- People who talk about suicide don’t do it — suicide happens without warning.
Myth: Although suicide can be an impulsive act, it is often thought out and communicated to others, but people ignore the clues.
- Talking about suicide may give someone the idea.
Myth: Raising the question of suicide without shock or disapproval shows that you are taking the person seriously and responding to their pain.
- There are more suicides than homicides.
Fact: Suicide is the 8th leading cause of death among adults in the United States. There are twice as many suicides as homicides.
- Suicide rates are higher for people of low income.
Myth: Suicide shows little prejudice to economic status. It is representative proportionally among all levels of society.
- More men commit suicide than women.
Fact: Although women attempt suicide twice as often as men, men commit suicide twice as often as women.
- Most suicidal people are undecided about living or dying, and they gamble with death, leaving it to others to save them.
Fact: Suicidal people are often undecided about living or dying right up to the last minute; many gamble that others will save them.
- Once a person is suicidal, he or she is suicidal forever.
Myth: People who want to kill themselves will not always feel suicidal or constantly be at a high risk for suicide. They feel that way until the crisis period passes.
- If a person really wants to kill him or herself, no one has the right to stop him or her.
Myth: No suicide has only one victim; family members, friends, and loved ones all suffer from the loss of a life. You would try to save someone if you saw them drowning. Why is suicide any different?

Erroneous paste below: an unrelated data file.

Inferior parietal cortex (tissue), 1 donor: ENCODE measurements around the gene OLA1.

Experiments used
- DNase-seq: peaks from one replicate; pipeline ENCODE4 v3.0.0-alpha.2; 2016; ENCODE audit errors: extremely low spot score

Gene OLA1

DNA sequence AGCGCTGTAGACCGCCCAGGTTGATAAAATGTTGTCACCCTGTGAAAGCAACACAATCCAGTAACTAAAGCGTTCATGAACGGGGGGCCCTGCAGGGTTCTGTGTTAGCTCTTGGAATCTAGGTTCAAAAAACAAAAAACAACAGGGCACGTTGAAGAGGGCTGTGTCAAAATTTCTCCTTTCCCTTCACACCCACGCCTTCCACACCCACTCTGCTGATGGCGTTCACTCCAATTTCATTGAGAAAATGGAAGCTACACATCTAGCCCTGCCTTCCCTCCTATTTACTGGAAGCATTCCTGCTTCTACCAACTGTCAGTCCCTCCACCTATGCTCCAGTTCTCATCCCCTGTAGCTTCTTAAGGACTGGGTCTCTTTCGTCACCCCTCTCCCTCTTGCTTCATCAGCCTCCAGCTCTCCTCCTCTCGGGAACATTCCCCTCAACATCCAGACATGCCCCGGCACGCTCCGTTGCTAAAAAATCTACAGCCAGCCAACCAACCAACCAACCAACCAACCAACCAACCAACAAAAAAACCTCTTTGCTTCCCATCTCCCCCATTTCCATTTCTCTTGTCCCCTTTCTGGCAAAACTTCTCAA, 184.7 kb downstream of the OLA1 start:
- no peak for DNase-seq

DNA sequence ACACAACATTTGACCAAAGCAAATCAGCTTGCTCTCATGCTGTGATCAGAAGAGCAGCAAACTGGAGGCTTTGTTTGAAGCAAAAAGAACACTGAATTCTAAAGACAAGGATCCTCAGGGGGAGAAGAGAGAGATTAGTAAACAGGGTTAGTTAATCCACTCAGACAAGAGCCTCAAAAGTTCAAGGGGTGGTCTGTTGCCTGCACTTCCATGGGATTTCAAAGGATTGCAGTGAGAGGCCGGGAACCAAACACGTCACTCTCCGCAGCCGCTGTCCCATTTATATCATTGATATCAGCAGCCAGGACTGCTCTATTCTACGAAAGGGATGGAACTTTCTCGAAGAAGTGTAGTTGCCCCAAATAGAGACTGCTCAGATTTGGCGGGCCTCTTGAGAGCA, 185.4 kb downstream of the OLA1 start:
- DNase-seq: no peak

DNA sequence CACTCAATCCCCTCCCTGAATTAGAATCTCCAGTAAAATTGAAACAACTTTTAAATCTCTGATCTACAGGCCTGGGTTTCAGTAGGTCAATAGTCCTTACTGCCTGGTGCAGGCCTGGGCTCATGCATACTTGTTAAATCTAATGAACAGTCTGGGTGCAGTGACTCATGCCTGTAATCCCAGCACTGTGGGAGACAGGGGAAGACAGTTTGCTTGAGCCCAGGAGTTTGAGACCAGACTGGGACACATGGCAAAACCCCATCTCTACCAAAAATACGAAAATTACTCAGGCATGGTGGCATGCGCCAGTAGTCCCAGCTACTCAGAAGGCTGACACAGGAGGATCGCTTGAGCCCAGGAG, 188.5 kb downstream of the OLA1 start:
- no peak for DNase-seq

- Most suicides are caused by a single dramatic and traumatic event.
Myth: Precipitating factors may trigger a suicidal decision; but, more typically, the person has suffered long periods of unhappiness and depression, lack of self respect, has lost the ability to cope with their life, and has no hope for the future.
- There is no genetic predisposition to suicide.
Fact: There is no genetic predisposition to suicide – it does not "run in the family."
- Improvement following a serious personal crisis or serious depression means that the risk of suicide is over.
Myth: The risk of suicide may be the greatest as the depression lifts. The suicidal person may have new energy to carry out their suicide plan.
- It’s unhelpful to talk about suicide to a person who is depressed.
Myth: Suicidal individuals often exhibit physical symptoms as part of their depression and might seek medical treatment for their physical ailments. Often, suicidal individuals seek counseling, but are frustrated when they do not see immediate results.
- People who commit suicide have not sought medical help prior to their attempt.
Myth: Depressed persons need emotional support and empathy; encouraging them to talk about their suicidal feelings can be therapeutic as a first step.